Death Race 2000: Special Edition

DVD Reviews | Jan 7th, 2006

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Starring David Carradine, Simone Griffeth, Sylvester Stallone, Mary Woronov, Roberta Collins, and Martin Kove
Written By:
Directed By: Paul Bartel
Studio: Disney/ Buena Vista
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I remember watching this movie when I was just a little kid. It scared the hell out of me, but I remember that I couldn’t turn away. There was something about this movie that stood out for me…it had an element of cool that caught my attention and wouldn’t let me go. So here it is, twenty or so odd years later and I find the same thing happening to me once again.

Death Race 2000 is set in the year 2000 in an America that resembles Nazi Germany more than it does the U.S. An annual race, the Death Race, has gripped the American public much like the gladiator rings of the Roman Age had. Every year, a handful of contestants gather with their own unique vehicles to compete in a race that runs from New York City to New L.A. There are two rules to this race…to survive and to score the most points. Scoring points is every motorists dream. All you have to do is run over pedestrians. The lowest amount of points comes from men and women while you can score the most by hitting infants, children, and senior citizens. Anyone on or near the roads is fair game. To the winner go fame, fortune, respect, and the chance to meet Mr. President, ruler of the new America.

There seems to be no clear-cut hero at the beginning of the movie. All of the characters seem to be out for no one but themselves. Frankenstein drives the coolest man and seems to be the most vicious. He is a multi-winner/survivor of the Death Race and has made himself comfortable with Mr. President. Machine Gun Joe Viterbo is like a Mafioso in a cool car. His hatred for Frankenstein fuels his every move. Calamity Jane is a throwback to the outlaw cowboy/girl of days long since passed. Matilda the Hun represents the Aryan Race with her Blitzkrieg mobile, and Nero the Hero is a representative of the Roman era. Each and every one of these characters wants nothing more than to win the Death Race for their own reasons.

As I mentioned before, at first there is no clear-cut hero, but as the movie progresses, you begin to realize that there is more than meets the eye with Frankenstein. Many view him as Mr. President’s right hand man and as a pieced together monster who is half man half machine, thus the nickname Frankenstein. As time passes, you begin to realize that Frankenstein has his own agenda. Winning is all that he knows and all that he lives for, but he wants to be set free from all that he knows. Frankenstein’s navigator, Annie Smith, has been set to do something of the same nature, her and her Grandmother want to set America free from the oppression that has fallen the nation due to Mr. President and to abolish the Death Race, a senseless act of violence against innocent citizens and a foolishly celebrated pastime. Annie and her group of rebels plans to get to Mr. President by capturing Frankenstein and using him as collateral in order to bring peace to the nation. Annie goes undercover as Frankenstein’s navigator and the plan is set in motion. What Annie didn’t expect was the unpredictability and mysterious nature of the man named Frankenstein. Annie and Frankenstein begin to fall for each other and naturally, this throws a wrench in their plans. It is not until Frankenstein discovers Annie’s plan that the true heroic nature of Frankenstein is revealed. The two work together to eliminate Mr. President and to set the country in a different, more desirable direction.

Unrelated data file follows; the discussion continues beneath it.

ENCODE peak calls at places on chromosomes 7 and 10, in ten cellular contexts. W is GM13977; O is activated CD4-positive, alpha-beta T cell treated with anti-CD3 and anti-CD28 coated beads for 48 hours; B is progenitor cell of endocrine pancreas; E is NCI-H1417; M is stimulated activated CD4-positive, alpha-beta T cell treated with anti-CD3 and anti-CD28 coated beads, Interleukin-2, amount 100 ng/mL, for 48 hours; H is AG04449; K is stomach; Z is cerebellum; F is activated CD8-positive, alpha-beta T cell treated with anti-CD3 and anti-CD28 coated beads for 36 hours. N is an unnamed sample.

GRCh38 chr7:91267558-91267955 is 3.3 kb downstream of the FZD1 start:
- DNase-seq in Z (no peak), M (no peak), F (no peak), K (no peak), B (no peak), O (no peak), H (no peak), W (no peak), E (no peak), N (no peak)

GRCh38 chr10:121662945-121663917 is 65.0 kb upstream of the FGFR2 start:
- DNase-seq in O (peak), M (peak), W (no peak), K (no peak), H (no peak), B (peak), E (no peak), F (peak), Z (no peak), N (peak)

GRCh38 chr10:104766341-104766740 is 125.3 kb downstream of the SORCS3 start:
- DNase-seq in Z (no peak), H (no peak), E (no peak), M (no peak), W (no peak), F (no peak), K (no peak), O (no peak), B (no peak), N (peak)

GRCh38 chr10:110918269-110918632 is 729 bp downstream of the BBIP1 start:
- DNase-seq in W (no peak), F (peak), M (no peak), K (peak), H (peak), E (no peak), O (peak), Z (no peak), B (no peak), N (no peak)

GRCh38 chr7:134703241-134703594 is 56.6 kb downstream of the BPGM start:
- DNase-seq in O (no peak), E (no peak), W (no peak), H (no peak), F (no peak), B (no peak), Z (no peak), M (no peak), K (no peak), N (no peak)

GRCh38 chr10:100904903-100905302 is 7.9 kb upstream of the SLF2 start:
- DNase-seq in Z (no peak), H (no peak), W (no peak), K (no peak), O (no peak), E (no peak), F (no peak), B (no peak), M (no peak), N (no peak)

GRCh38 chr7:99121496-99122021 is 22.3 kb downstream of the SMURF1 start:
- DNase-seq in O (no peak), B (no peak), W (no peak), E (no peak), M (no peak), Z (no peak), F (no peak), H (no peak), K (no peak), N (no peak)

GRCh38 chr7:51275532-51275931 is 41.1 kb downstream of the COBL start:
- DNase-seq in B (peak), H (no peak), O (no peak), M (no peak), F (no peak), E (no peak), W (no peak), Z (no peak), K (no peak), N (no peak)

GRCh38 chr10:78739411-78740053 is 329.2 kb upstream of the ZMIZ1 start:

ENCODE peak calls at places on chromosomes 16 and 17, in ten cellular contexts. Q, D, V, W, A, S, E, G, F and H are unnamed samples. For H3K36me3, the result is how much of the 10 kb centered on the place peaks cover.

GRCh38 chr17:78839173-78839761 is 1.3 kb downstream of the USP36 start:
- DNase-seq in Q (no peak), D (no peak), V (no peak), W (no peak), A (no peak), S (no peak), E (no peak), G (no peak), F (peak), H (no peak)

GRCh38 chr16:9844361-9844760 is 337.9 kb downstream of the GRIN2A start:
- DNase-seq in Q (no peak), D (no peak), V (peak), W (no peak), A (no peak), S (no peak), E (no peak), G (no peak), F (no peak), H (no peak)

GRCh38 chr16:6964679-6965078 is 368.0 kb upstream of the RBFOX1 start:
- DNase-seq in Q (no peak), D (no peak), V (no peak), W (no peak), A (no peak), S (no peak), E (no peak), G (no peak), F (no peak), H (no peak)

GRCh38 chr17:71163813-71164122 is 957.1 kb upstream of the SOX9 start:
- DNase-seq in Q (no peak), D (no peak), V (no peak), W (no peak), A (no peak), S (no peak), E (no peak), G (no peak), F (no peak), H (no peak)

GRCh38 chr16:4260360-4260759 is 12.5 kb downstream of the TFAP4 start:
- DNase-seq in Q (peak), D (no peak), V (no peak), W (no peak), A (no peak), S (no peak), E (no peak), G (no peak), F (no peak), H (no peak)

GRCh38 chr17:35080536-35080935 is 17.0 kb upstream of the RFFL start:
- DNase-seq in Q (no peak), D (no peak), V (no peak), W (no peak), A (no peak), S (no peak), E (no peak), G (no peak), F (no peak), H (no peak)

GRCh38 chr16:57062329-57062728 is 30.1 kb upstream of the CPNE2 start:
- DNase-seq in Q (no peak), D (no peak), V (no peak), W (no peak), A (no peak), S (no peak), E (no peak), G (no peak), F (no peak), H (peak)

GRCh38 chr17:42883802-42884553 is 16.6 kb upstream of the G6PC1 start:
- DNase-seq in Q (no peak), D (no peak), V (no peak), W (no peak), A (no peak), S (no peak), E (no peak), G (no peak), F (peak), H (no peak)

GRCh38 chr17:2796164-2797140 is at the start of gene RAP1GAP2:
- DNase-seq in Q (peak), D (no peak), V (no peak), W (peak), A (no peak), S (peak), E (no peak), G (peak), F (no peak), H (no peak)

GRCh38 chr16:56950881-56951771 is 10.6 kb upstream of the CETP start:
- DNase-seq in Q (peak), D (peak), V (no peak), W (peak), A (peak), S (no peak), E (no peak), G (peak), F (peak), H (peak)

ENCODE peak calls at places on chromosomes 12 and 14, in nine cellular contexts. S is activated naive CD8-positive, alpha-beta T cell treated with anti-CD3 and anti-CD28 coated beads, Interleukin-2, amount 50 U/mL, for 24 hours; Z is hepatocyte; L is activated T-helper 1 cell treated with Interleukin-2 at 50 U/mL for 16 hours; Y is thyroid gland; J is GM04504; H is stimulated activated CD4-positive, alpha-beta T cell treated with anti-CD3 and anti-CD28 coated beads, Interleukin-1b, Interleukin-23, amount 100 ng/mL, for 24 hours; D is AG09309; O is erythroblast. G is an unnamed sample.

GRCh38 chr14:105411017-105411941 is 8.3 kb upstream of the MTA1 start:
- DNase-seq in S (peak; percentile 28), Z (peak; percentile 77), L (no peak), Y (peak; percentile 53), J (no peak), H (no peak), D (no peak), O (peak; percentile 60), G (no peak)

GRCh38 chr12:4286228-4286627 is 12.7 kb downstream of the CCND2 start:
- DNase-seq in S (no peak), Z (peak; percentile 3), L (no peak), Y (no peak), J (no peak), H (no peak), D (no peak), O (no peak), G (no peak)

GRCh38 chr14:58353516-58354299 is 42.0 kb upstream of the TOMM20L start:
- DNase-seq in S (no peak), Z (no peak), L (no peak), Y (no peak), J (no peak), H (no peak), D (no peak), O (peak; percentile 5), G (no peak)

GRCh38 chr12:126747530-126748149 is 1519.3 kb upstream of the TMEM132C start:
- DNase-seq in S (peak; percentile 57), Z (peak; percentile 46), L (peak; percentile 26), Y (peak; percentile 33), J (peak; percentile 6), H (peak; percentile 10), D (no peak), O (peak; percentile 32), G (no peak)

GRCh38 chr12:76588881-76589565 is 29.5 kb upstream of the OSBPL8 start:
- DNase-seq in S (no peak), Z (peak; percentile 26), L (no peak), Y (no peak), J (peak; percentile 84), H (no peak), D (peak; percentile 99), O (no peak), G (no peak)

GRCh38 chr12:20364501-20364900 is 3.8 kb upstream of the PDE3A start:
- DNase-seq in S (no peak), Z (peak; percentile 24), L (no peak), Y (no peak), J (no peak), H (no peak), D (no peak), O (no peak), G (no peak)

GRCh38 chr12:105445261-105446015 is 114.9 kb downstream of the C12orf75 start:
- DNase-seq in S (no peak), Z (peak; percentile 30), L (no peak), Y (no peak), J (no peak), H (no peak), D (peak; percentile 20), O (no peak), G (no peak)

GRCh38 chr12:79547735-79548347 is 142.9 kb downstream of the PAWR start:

There are two things that stand out in Death Race 2000. First, it seems at first that the movie is almost cartoony in nature even though the movie is certainly not geared towards kids. The themes of the vehicles are extravagant almost to the point of ridiculousness. The characters are just as outlandish as the vehicles and seem to be ripped from the pages of comic books. Second is the satirical nature of Death Race 2000. The film glorifies violence to the point of funny. Scoring point for hitting pedestrians would seem hard to swallow for some, but in this movie it’s meant to make a point and to get a chuckle. The hero is a murderer but he is the less of all evils. In most movies, the character of Frankenstein would be considered the villain without second thought. In Death Race he is the only hope of a nation that has driven off course and down the wrong path. Death Race 2000 is almost prophetic. The glorification of death and murder is very prevalent in just about everything in modern culture from movies and video games to the daily paper and the nightly news. The only difference really is that we don’t drive around in cool death mobiles.

So, what would anyone who has been over saturated with modern kill kill death death movies get out of Death Race 2000? I would say one hell of a good time and a few laughs. Death Race 2000 is chock full of memorable characters, cool death scenes with a twist, and something that most B-movies lack, a really strong story. The movie flows flawlessly with very few dull moments and you even get to see some booty to boot. Maxim magazine rated Death Race 2000 as the #1 coolest B-Movie of all time and it’s kinda hard to compete with the Toxic Avenger, but it’s close if not a tie for the #1 spot in my mind. If you like cult movies and you want to see some big name movie stars earn their badges in the minor leagues, then go now and pick up Death Race 2000 stat.

Original Theatrical Trailer,
commentary by Roger Corman,
Playing the Game: A look back at Death Race 2000

Dolby Digital 2.0 Mono Sound

Widescreen (1.78:1)


Favorite Scenes: Frankenstein and his badass monster mobile and the pedestrian point system.
Rating: R
Running Time: 78 minutes
Extras Rating:
Overall Rating: